Matt Hennessy 2020 NFL Draft Profile

Matt Hennessy
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Matt Hennessy Overview
Interior Offensive Line
Height: 6’-4”
Weight: 309 pounds
School: Temple

NFL Combine Performance Data

40-Yard Dash: 5.18 seconds
Vertical Jump: 30.0”
Broad Jump: 110.0”
3 Cone Drill: 7.45 seconds
20-Yard Shuttle: 4.6 seconds

Matt Hennessy 2020 NFL Draft Profile

After three seasons starting for Temple, Matt Hennessy opted to skip his final year of eligibility and declare for the 2020 NFL Draft. The center had the best season of his career in 2019, playing a career-high 889 snaps. During his time on the field, Hennessy didn’t allow a single sack and only surrendered one hit and three hurries.

Hennessy initially entered the college football ranks as a lowly two-star prospect out of New Jersey. After redshirting through 2015 and spending most of 2016 on the bench, Hennessy finally earned the starting center job in 2017. During his first full year as a starter, the New Jersey native played in 870 snaps, allowing one sack, no quarterback hits, and seven hurries. He continued to improve in 2018, playing in 717 snaps without allowing a sack or a quarterback hit.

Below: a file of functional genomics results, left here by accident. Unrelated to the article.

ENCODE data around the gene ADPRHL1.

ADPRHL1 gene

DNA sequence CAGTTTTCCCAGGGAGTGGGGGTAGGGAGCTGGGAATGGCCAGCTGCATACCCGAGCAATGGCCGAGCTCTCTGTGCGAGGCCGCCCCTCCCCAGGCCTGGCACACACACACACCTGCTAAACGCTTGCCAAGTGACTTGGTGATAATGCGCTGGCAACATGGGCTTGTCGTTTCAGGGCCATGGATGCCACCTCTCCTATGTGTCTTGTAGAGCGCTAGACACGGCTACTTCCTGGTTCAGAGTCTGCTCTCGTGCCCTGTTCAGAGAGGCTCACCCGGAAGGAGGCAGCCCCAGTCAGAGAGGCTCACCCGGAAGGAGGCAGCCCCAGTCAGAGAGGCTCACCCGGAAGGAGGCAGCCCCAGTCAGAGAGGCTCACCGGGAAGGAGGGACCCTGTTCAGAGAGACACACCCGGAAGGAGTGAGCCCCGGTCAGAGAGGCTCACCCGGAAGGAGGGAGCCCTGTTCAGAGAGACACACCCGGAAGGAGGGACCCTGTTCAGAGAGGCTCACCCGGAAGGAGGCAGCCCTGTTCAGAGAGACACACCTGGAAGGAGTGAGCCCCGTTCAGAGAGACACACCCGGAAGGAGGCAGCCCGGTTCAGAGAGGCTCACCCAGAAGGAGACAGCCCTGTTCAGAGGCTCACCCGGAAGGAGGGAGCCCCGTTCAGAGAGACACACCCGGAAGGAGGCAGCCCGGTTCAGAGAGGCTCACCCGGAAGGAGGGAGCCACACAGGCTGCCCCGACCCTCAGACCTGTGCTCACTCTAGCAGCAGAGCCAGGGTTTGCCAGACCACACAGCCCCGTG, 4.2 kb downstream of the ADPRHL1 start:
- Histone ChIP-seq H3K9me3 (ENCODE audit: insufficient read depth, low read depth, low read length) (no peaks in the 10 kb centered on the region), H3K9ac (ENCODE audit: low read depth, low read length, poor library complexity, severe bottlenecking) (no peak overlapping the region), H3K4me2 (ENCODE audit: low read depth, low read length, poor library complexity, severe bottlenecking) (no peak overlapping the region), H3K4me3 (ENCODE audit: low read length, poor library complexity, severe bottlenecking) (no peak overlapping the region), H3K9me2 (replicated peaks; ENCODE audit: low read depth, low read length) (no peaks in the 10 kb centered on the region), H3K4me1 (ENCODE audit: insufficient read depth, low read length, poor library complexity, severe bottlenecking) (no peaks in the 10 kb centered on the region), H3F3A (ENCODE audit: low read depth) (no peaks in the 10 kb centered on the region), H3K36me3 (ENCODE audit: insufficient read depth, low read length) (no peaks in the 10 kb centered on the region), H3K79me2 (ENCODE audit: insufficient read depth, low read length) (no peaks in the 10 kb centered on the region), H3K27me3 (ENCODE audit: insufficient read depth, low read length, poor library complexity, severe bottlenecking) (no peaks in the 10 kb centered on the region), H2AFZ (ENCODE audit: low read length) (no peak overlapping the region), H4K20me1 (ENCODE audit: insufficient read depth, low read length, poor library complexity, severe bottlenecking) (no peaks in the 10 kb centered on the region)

• Phenomenal pass-blocker;
  • Thrives in space and would excel in a zone scheme;
  • Above-average ability to maintain balance;
  • Advanced ability to hand off blocks and handle double teams;
  • Solid hand usage and footwork allows for maximum efficiency on blocks.


  • Will need to add some weight to handle NFL size;
  • Better suited for zone scheme than gap blocking;
  • Below-average arm length will lead to minimal separation from defensive linemen;
  • Didn’t face NFL-caliber competition on a regular basis;
  • Never played guard at college and might have to learn position on the fly;

NFL Comparison: Dan Connolly

Teams With Need at Position: Atlanta Falcons, Chicago Bears, Jacksonville Jaguars, Kansas City Chiefs, Minnesota Vikings, New York Jets, Seattle Seahawks

Projection: Late second/early third

Bottom Line on Matt Hennessy

Matt Hennessy is a good player that could be a great one in the right system. The Temple product excels in the passing game, especially when he’s allowed to work as a zone blocker. He rarely gets knocked off-balance and he has a great sense of how to handle multiple rushers. From a technique standpoint, he knows how to use his hands to maximize the effectiveness of his blocks.

The biggest issue with Hennessy comes from his relatively underwhelming size and athleticism. Hennessy is probably going to need to add some weight if he’s to thrive in the NFL, and that reduces some of his athleticism even further. He’s not great as a gap blocker and is somewhat scheme-specific in that sense. Additionally, his short arms mean that it will be hard for him to engage his defender at a high rate and he doesn’t have any experience at guard. Hennessy probably won’t start right out of the gate, and positional versatility is a must for non-starting interior linemen.

While there are some question marks regarding Hennessy’s ability to handle the NFL game, there is still a lot more good than bad on his tape. He should be a solid pickup that can compete to start on a pass-happy team.

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